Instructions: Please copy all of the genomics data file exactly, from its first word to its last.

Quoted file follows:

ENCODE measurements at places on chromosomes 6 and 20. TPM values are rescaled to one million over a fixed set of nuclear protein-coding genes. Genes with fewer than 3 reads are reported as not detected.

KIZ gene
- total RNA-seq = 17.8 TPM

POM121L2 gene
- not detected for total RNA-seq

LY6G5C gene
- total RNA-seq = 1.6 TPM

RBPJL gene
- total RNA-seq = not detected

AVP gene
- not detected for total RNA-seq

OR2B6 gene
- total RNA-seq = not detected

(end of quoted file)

ENCODE measurements at places on chromosomes 6 and 20. TPM values are rescaled to one million over a fixed set of nuclear protein-coding genes. Genes with fewer than 3 reads are reported as not detected.

KIZ gene
- total RNA-seq = 17.8 TPM

POM121L2 gene
- not detected for total RNA-seq

LY6G5C gene
- total RNA-seq = 1.6 TPM

RBPJL gene
- total RNA-seq = not detected

AVP gene
- not detected for total RNA-seq

OR2B6 gene
- total RNA-seq = not detected